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City keep gutsy Villa at bay to extend stunning cup run

League Cup final: Manchester City 2 Aston Villa 1

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Manchester City defender John Stones consoles Aston Villa midfielder Jack Grealish after the final whistle at Wembley. Photo: Lee Smith/Action Images via Reuters

Manchester City defender John Stones consoles Aston Villa midfielder Jack Grealish after the final whistle at Wembley. Photo: Lee Smith/Action Images via Reuters

Action Images via Reuters

Manchester City defender John Stones consoles Aston Villa midfielder Jack Grealish after the final whistle at Wembley. Photo: Lee Smith/Action Images via Reuters

In the end Manchester City's hold on English domestic cup competitions continued but this was not the domination that everyone feared.

Aston Villa were not dismissed in the League Cup final in the way Watford were taken apart - and demoralised - 6-0 in last season's FA Cup final and their manager Dean Smith gathered his staff and players on the pitch to transmit that message.

If Villa fight like this they will avoid relegation from the Premier League and while City, with a sense of inevitability, were victorious they were indebted to stand-in goalkeeper Claudio Bravo who made a superb late save as he pushed Bjorn Engels' header against the post.

It was a fine final; one in which Villa had a puncher's chance and almost delivered a telling blow. One in which it felt they were on the canvas, two down in 30 minutes, but rose to make a fight of it.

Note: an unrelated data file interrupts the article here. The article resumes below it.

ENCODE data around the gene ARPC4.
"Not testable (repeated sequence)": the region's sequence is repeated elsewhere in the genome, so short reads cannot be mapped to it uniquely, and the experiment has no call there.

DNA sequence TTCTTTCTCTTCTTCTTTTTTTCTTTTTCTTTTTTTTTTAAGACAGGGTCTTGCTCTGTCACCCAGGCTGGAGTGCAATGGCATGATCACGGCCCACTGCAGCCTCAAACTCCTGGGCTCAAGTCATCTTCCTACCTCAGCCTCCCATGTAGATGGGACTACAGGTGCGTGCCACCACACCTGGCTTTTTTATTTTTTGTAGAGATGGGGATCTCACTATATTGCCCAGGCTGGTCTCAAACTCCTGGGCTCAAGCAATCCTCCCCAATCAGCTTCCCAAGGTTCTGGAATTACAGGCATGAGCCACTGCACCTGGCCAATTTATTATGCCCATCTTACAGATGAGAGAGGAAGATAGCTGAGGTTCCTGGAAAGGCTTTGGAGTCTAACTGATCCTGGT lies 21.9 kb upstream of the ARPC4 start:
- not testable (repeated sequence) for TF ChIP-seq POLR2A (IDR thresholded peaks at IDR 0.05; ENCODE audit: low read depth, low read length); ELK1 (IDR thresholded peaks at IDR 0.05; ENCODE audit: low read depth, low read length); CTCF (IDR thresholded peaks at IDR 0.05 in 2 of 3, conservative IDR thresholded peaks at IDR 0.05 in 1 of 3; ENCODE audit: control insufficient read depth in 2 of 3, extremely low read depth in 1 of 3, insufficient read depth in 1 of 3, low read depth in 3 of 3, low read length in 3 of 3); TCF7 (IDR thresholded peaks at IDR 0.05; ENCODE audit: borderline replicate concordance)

One in which Pep Guardiola made eight changes, in which 19-year-old Phil Foden was man of the match, but also one in which the City manager had to turn to Kevin De Bruyne, Bernardo Silva and Gabriel Jesus as the tension grew.

Retained

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Manchester City manager Pep Guardiola holds the Carabao Cup trophy. Photo: Mike Egerton/PA Wire

Manchester City manager Pep Guardiola holds the Carabao Cup trophy. Photo: Mike Egerton/PA Wire

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Manchester City manager Pep Guardiola holds the Carabao Cup trophy. Photo: Mike Egerton/PA Wire

The win means that City retained the Carabao Cup and have won it for three seasons in a row and, in fact, five times in the last seven campaigns.

Added to that they have claimed the Community Shield twice under Guardiola - as well as the FA Cup - meaning he has not lost any of the six finals in which he has led them.

Furthermore, since the start of 2017-'18 City have won eight of the nine English trophies available which is something Guardiola made great play of.

Of course his record in finals stretches way beyond that and this was the 21st that he has won in 25 he has contested as a manager and that is a formidable record.

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Manchester City's Kevin De Bruyne in action with Aston Villa's Bjorn Engels. Photo: David Klein/Reuters

Manchester City's Kevin De Bruyne in action with Aston Villa's Bjorn Engels. Photo: David Klein/Reuters

REUTERS

Manchester City's Kevin De Bruyne in action with Aston Villa's Bjorn Engels. Photo: David Klein/Reuters

This may be one of the lesser prizes but the celebrations suggested otherwise. City revelled as they had every right to.

There are bigger battles ahead - on the field with the Champions League and off it with their fight to try and over-turn Uefa's two-season European ban and the ongoing Premier League investigation - but this capped a good week for them. A week in which they have gone to Spain and beaten Real Madrid and have now collected silverware with Guardiola insisting his squad has the hunger to win more and more trophies.

They certainly were not lacking in desire and none more so than Foden who - still just 19 - collected his fifth major trophy with City.